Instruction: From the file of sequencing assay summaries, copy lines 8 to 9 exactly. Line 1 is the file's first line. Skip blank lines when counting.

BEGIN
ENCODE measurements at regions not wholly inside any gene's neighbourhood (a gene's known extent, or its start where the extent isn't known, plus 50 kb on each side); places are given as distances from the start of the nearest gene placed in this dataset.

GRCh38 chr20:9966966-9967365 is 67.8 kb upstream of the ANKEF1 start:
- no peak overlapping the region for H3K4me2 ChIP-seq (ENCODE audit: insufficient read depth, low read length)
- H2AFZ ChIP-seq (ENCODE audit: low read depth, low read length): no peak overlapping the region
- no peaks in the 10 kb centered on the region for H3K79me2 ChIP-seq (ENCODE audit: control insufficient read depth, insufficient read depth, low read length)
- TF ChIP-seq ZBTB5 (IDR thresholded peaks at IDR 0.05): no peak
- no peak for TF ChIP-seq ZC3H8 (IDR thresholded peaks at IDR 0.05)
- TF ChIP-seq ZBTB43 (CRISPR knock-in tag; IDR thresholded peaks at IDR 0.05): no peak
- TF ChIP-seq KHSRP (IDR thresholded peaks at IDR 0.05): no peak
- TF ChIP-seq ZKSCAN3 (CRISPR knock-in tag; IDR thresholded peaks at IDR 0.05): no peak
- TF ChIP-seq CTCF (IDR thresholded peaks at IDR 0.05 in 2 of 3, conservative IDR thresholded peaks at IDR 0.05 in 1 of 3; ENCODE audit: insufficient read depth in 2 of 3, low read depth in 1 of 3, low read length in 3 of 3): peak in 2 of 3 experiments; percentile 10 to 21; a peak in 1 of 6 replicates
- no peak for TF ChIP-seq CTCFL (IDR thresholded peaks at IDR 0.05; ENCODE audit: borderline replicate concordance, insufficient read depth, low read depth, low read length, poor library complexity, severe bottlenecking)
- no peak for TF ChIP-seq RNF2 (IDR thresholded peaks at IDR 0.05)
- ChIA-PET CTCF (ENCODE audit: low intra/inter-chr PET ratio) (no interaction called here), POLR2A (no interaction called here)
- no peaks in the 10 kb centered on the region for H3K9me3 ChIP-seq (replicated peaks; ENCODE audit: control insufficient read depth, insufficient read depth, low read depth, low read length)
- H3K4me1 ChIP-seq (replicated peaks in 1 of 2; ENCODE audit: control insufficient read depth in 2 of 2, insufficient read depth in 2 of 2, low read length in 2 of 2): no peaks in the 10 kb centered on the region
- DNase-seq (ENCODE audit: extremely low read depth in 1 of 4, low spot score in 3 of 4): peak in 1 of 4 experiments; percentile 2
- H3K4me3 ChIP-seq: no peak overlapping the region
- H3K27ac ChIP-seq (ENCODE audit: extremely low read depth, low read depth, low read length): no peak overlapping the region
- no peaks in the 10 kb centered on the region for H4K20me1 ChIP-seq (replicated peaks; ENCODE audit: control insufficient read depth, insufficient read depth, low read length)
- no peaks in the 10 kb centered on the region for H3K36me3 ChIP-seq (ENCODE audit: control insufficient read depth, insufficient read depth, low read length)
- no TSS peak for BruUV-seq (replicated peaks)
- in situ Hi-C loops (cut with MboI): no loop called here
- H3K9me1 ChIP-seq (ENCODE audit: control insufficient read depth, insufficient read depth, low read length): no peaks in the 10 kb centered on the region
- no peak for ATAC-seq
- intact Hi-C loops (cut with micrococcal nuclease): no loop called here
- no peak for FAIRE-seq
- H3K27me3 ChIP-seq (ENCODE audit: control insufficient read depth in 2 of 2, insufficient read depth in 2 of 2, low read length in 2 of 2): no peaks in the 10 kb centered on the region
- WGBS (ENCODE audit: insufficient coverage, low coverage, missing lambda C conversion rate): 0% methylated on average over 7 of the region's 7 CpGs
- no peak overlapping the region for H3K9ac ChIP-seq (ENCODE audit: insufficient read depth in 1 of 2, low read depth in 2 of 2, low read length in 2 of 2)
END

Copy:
- TF ChIP-seq ZBTB43 (CRISPR knock-in tag; IDR thresholded peaks at IDR 0.05): no peak
- TF ChIP-seq KHSRP (IDR thresholded peaks at IDR 0.05): no peak